Joe Romero was again hired to barbecue and used buffalo meat provided by cowboy Sam “Buffalo Smith” of Coconino County, AZ, who boasted he owned the only buffalo herd in the Southwest.

One rodeo performer who did not have to travel far was Dorothy Cooper, the daughter of Archie. Dorothy couldn’t have been more than 15 years old because Archie was married in 1907, yet it was reported that “Miss Cooper’s riding has long startled rodeo fans wherever she has appeared.” Perhaps she got her early training from Helen Gibson.

Dorothy was billed as “the champion girl rider in the Southwest,” but her title was challenged by Myrtle Gibbins of Shelby, Montana, a last-minute entry in the women’s stunt-riding event. It’s not known who won, but Dorothy was still competing as late as 1940 at the Riviera Country Club in the Pacific Palisades, where she was a champion jumper.

Besides the usual events, the Moose rodeo featured some odder entertainments like a fat men’s race and a midnight badger fight.

“Anyone who has ever seen Secretary [Dave] Hurley’s famous badger in action will appreciate what a momentous occasion this will be.” (“Loyal Order of Moose,” Los Angeles Times, August 12, 1923)

There was also an early version of a swimsuit contest, hosted by Mack Sennett (1880-1960), known for his short films of “Bathing Beauties.” The winning girl was crowned “The Queen of the Moose,” and tickets were auctioned to ride in her chariot during her triumphal procession.

The Moose rodeo may have been smaller than the Elks rodeo, but attendance was still in the thousands, and shattered “all records for a Moose festivity.”

On September 30, a rodeo thrown for the judges of the Superior Court of Los Angeles was notable because it was hosted by an Elk who was also the most famous cowboy actor of the time, Tom Mix (1880-1940). Mix may even have starred in a film that was shot at the Coopers’ Ranch by the Fox Film Corporation earlier that month. All that is known about this film is that an actor named A. M. Fenton was thrown from a horse and broke his shoulder. A fire destroyed most of the films produced by the Fox Film Corporation in 1937.

Mix’s rodeo was casual, using mostly cowboys employed on the ranch. The barbecue was prepared by the Coopers’ own Spanish chef, Fred Ramirez, who slaughtered a buffalo for it.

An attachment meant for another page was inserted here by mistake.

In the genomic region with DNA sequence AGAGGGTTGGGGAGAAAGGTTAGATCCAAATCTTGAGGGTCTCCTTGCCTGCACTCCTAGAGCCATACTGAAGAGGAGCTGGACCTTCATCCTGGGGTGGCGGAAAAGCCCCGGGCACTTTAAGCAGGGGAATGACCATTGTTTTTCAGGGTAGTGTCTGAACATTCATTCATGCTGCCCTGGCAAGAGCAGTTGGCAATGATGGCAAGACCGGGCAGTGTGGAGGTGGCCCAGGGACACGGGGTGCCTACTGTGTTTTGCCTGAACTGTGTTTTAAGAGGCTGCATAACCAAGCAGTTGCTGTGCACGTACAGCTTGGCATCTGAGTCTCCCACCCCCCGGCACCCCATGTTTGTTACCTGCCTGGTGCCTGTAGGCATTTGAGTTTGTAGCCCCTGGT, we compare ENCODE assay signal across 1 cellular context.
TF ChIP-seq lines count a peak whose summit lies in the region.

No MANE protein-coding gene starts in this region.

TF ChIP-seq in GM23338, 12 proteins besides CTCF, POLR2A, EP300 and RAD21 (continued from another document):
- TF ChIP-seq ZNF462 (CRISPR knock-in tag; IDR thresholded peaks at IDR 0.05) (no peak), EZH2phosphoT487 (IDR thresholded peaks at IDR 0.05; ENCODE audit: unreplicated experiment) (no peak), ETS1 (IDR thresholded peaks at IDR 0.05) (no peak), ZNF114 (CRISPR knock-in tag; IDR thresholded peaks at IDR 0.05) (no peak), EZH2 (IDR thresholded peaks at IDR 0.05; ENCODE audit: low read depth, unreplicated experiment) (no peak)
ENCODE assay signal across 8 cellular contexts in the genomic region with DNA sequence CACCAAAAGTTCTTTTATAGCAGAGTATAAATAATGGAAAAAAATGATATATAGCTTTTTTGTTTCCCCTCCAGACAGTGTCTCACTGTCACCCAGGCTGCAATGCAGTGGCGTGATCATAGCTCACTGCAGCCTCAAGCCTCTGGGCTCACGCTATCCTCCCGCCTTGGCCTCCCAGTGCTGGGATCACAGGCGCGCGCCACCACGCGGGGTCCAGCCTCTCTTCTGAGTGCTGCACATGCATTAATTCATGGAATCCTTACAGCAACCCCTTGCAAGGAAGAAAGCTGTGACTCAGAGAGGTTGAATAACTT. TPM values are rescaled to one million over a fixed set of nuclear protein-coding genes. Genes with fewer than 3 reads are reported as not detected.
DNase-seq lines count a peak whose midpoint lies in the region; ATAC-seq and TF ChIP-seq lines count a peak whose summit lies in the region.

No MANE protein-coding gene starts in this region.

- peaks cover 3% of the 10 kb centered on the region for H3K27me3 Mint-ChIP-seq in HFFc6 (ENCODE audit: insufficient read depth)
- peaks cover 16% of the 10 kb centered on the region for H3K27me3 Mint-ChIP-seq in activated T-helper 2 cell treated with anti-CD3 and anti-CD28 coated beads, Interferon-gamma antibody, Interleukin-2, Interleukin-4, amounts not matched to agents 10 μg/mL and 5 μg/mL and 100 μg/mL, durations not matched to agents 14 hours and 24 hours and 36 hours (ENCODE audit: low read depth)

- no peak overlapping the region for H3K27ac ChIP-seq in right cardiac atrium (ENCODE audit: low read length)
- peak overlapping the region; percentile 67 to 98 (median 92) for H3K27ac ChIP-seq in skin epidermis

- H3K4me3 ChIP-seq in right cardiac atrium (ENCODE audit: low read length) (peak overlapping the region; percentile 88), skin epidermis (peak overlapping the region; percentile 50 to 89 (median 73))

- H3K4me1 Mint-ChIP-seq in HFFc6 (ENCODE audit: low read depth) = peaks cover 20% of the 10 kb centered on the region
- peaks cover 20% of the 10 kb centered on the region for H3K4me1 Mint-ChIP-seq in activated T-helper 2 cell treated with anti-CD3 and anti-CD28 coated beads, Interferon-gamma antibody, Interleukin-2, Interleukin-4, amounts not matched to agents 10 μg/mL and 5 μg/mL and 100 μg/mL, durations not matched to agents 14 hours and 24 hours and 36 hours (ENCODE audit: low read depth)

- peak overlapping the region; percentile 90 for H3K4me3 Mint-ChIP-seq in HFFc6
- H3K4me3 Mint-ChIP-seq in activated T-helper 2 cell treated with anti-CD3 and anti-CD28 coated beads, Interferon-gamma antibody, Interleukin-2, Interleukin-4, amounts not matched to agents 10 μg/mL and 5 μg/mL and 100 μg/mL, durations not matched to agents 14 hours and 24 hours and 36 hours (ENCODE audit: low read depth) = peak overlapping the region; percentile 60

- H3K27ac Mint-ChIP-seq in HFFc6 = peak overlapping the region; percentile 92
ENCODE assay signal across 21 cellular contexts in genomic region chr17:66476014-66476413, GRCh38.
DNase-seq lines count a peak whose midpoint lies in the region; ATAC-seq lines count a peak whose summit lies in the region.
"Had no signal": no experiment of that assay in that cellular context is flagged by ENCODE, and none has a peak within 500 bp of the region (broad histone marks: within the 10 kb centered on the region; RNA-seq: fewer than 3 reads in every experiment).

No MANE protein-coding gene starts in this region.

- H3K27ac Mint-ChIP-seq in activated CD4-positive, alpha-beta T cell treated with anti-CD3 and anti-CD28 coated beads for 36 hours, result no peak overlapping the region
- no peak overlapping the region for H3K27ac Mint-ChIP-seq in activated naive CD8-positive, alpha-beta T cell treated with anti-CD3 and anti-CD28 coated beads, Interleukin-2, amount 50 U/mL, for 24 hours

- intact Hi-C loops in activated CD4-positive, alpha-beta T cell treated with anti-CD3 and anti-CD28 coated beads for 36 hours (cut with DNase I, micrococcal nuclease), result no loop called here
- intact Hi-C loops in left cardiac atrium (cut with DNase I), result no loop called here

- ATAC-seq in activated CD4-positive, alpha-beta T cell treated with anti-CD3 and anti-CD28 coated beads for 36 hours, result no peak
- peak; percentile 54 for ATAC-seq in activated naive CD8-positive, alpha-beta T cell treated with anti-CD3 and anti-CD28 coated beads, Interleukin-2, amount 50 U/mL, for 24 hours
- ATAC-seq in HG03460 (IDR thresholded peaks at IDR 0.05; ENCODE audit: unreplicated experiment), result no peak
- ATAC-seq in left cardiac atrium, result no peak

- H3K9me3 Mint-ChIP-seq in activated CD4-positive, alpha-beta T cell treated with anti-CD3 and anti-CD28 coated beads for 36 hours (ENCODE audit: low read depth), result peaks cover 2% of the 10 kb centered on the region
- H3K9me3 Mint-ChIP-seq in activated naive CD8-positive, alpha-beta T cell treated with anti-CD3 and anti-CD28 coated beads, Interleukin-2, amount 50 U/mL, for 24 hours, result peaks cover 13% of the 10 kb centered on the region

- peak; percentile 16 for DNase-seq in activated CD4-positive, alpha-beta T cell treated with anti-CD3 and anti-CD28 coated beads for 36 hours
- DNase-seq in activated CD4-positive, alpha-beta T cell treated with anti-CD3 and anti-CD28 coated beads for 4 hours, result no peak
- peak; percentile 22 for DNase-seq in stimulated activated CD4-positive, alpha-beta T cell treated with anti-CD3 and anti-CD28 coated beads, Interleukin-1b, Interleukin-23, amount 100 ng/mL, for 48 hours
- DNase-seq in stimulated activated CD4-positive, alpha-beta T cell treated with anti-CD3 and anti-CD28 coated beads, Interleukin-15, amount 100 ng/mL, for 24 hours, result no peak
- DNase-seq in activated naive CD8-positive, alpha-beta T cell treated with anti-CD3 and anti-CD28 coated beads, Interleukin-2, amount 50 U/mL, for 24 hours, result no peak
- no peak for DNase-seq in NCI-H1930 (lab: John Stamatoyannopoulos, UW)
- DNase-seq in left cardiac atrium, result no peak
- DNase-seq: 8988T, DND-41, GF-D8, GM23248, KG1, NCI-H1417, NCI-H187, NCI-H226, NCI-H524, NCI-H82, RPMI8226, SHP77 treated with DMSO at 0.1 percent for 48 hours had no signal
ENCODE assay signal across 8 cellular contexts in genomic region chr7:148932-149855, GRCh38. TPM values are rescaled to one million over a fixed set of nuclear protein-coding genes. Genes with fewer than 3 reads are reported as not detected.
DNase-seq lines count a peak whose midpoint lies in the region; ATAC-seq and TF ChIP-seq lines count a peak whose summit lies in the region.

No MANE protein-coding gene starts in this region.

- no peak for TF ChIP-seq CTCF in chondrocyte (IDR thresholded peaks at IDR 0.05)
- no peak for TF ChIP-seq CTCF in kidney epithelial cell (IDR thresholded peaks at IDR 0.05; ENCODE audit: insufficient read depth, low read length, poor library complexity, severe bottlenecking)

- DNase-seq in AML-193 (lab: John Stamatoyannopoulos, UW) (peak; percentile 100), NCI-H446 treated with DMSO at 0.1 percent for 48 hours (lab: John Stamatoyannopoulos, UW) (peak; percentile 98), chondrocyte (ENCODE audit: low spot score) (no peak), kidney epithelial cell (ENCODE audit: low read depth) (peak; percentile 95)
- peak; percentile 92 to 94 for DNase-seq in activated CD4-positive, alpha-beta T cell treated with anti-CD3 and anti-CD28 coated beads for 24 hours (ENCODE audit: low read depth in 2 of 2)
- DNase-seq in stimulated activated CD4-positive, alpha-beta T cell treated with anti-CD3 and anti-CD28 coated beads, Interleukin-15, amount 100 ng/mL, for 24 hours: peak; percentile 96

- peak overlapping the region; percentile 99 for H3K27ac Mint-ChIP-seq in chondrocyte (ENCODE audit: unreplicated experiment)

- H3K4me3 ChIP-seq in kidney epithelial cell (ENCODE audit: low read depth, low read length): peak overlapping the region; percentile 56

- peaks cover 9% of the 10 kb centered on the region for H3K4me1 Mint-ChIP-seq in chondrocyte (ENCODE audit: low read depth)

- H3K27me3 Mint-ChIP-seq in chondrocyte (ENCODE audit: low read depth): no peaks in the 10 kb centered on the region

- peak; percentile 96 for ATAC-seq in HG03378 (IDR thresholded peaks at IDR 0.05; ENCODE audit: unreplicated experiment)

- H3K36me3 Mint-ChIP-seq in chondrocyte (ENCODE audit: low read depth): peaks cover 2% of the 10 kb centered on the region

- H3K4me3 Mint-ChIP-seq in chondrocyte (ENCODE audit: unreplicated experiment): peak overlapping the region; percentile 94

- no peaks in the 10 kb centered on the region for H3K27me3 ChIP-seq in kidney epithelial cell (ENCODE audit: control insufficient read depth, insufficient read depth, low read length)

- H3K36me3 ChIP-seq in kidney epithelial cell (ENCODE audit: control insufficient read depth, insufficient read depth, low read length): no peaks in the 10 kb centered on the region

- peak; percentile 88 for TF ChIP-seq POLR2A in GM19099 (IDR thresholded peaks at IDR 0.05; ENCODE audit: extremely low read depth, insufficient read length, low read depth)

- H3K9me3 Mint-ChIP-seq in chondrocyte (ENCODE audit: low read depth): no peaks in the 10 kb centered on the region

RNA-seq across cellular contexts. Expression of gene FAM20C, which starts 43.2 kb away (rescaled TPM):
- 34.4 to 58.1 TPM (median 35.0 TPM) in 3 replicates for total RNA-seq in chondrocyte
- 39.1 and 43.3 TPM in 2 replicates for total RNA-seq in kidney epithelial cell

In 1924, the Coopers started a riding academy, presumably to capitalize on their ranch’s new rodeo fame. The instructor was H. J. Porter from London, who had previously instructed Canada’s Royal Northwest Mounted Police.

Then, on July 3-6, 1924, the Coopers tried to top the successes of the previous year with “one of the biggest rodeo programs ever attempted,” a four-day event that included bullfighting, for which they claimed to have obtained a special permit.

“Scores of Mexico’s most prominent picaderos, toreadors and matadors [were] chosen to furnish thrills for the spectator.” The star was Refugio “El Cuco” Hernandez, advertised as the most popular bullfighter in Spain. Two weeks earlier, El Cuco had become a local hero by saving a man’s life when a bull broke loose during filming at the Ince Studios, now located in Culver City.

Bud Crone, a well-known Wild West circus performer, contributed “hundreds of his tempered bronchos along with scores of other animals” to the rodeo.

However, bullfighting was bound to be controversial. Miriam Brase, of the Santa Monica Bay Humane Society, warned the Coopers that it was impossible to get a permit to wound an animal. On the afternoon of July 4, she showed up with four deputy sheriffs and had the rodeo shut down.

Although no bullfighting was happening when Brase arrived, she said she had heard rumors that the fights were taking place at a secret location for a select clientele. Since the bullfights were supposed to have started on July 3, it’s possible that some really did happen.

It’s also possible that the bullfights were never intended to hurt the bulls. A year earlier, El Cuco had fought a bull in Tulare, CA, following special rules laid out by the event organizers: “The toreadors will be unarmed and will rely solely upon their agility to escape. Bloodshed is not a feature of the show.”

After the Coopers’ bullfight rodeo was shut down, no future events were planned, and the Topanga rodeo era came to an abrupt end.

Pablo Capra

Pablo Capra is a former Lower Topanga resident, and continues to preserve the history of that neighborhood on his website, www.brasstackspress.com, and as a board member of the Topanga Historical Society, www.topangahistoricalsociety.org.